Alexis says that the quality of press releases coming from NGOs is generally good. He likes press releases that have lots of information in; he’s less keen on ones which talk about campaigns. He agreed that the BBC generally has an aversion to NGO campaigns although they are sympathetic to NGO appeals. He also thinks one of the strengths of NGOs is that they have good expertise and experts out in the field who can give first person testimony.
One of the recent achievements of Today has been its coverage of Liberia. The decision to send a presenter to Liberia and look at a country in Africa which was not in the news was taken as a result of a conversation with Save the Children. The original plan had been to go to Ethiopia but that didn’t work out and Liberia was chosen instead. The first trip involved John Humphrys and attracted criticism for the tone of his reporting which Alexis defended as reflecting the views of a large part of the Today audience. Save the Children provided a lot of help with the first trip and there have been two subsequent trips; two more trips are planned. Today has decided to twin with a village in Liberia which also attracted a certain amount of criticism. Audience feedback to the Liberia project has been largely positive.
Today does take criticism on board – for example the fact that it does not have many women appearing on the show as experts has resulted in a producer being given the task of updating the show’s database and finding new experts, especially but not exclusively women.
Alexis gave a couple of examples of stories which were commissioned and the reasons why.
Mike Thomson did an investigation into children in India working on low wages producing goods for companies like Marks and Spencer and Tesco. The story was pitched to Mike by Anti Slavery. Alexis thought it was strong but he also liked the fact that it required the BBC to do some journalism themselves and Mike ended up making two trips to India. Today really got behind the story and eventually broadcast a 14 minute piece which Anti Slavery were very happy with. The relationship with the NGO worked well.
Alexis also spoke about a story which had been on earlier in the day when a reporter in Pakistan, Tulip Mazumdar, filed a story about women in arranged marriages left behind without their husbands and children. This story had been pitched to BBC Impact, a special unit run by Mark Perrow which has its own budget to do stories that can have maximum impact by running across a number of BBC outlets.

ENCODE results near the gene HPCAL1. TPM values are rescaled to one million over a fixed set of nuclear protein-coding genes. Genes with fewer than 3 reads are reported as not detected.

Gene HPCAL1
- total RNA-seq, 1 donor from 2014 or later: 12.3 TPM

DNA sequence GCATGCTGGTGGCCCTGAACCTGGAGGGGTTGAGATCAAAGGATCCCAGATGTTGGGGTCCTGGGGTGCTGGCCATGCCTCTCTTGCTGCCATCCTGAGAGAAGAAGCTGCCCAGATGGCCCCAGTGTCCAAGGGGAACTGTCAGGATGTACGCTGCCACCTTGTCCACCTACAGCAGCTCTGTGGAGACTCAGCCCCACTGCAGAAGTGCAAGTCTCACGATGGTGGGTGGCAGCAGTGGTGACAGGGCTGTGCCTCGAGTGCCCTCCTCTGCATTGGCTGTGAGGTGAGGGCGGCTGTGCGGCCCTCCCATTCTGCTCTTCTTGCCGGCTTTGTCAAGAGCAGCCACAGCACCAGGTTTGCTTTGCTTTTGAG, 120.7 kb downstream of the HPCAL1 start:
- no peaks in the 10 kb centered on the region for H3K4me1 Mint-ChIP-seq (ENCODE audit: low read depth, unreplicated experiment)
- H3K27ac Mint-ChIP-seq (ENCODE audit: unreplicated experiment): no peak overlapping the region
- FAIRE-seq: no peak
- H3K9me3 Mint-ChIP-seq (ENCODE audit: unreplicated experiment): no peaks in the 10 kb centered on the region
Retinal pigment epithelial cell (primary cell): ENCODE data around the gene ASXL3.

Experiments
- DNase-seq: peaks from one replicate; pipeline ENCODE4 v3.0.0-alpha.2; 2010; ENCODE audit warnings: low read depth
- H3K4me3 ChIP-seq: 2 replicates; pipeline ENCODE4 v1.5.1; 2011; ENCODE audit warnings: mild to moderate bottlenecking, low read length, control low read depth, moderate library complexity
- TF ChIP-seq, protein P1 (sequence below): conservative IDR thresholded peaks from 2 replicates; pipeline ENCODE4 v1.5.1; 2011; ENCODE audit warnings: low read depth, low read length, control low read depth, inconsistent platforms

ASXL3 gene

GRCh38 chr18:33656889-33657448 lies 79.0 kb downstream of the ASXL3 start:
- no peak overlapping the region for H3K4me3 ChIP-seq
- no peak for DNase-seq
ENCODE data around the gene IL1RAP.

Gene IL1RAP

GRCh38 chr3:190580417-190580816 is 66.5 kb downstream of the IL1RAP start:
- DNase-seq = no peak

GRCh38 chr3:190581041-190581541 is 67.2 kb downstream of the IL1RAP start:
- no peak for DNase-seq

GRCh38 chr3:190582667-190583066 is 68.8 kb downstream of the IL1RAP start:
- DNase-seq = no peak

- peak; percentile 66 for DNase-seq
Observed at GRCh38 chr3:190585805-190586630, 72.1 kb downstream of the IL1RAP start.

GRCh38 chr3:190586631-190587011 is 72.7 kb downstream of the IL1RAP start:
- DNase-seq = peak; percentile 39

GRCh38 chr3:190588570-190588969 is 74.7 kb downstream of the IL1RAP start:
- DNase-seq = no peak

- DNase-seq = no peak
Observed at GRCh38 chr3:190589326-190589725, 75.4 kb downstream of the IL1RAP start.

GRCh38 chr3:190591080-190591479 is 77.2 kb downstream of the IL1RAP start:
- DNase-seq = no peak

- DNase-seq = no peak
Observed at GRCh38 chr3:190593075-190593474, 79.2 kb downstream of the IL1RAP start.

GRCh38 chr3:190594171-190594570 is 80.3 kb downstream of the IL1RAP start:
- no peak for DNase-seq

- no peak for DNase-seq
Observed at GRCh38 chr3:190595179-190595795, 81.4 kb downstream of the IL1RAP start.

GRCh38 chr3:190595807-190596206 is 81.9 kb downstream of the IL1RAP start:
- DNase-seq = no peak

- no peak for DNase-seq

Today had the first run of Tulip’s report but they are generally happy to share with other outlets that are on at the same time for example Breakfast and Newsday.
Studio discussions – these also come through the Planning desk and if you have suggestions for suitable experts then let Alexis know. They are usually looking for opposing views on an issue of the day or something more quirky and offbeat. Each studio discussion usually has a clear question which is being addressed. They are trying to feature more women as experts, following criticism from Broadcast magazine and City University. A producer on Today is currently building up their database with some new names so let her know if you have suggestions – it’s Clare Thorp.
Alexis spoke about Thoughtfor the Day, which comes out of the Religion/Ethics team in Salford, and the business news on Today which comes from Simon Haymer’s team.
He talked us through how the running order works – the first hour of the show is mainly about business news and quick factual updates on the main stories of the day, usually single interviews and short packages and Yesterday in Parliament. The 7-7.30 slot is when they start interviewing key players including Ministers and running longer packages from correspondents. 7.30 will be something on the lead story of the day. 7.40 will be something more textured, maybe about the Arts. 7.50 – this is the lead slot apart from 8.10 so it will take the main story of the day. 8 is the bulletin. 8.10 is the big interview.
There was a discussion about the fact that only highlights of each programme go online but Alexis said that reporters often audioboo a piece so that it can be circulated via social media. The BBC is generally happy for its reports to be distributed in this way provided that it is acknowledged that they originate with the BBC. The only problem arises is if there is a rights issue – usually with music or sports.
There was also a discussion about whether Today should be using more indigenous reporters in its international coverage – for example from Liberia. Alexis said there was a place for both but they will be using more World Service reporters on Today as a result of reductions in the numbers of foreign correspondents and the fact that there is now much closer collaboration between BBC News and the World Service. The Today team sits next to the Newsday team now that both are in New Broadcasting House.
The audience for Today is higher than ever – the peak audience is at 7.40 and people typically listen for 40 minutes. The audience has been described as ‘middle England’ and its average age is 52.
Alexis was asked how the programme viewed NGOs and he said that sometimes NGOs will be the story and in the past when they tried to get NGOs to take part in a discussion about whether there were too many DEC appeals, the NGOs chose not to participate. He was surprised by that decision.
He was also asked how he would like to see the programme change in the next few years. He said he would like it to be less ‘fuddy duddy’ and for there to be more interaction between the presenters. On some days it feels very formal.
Contact names and emails
Mark.email@example.com BBC Impact
Clare.firstname.lastname@example.org Today database of contacts
Simon.email@example.com Business news for Today programme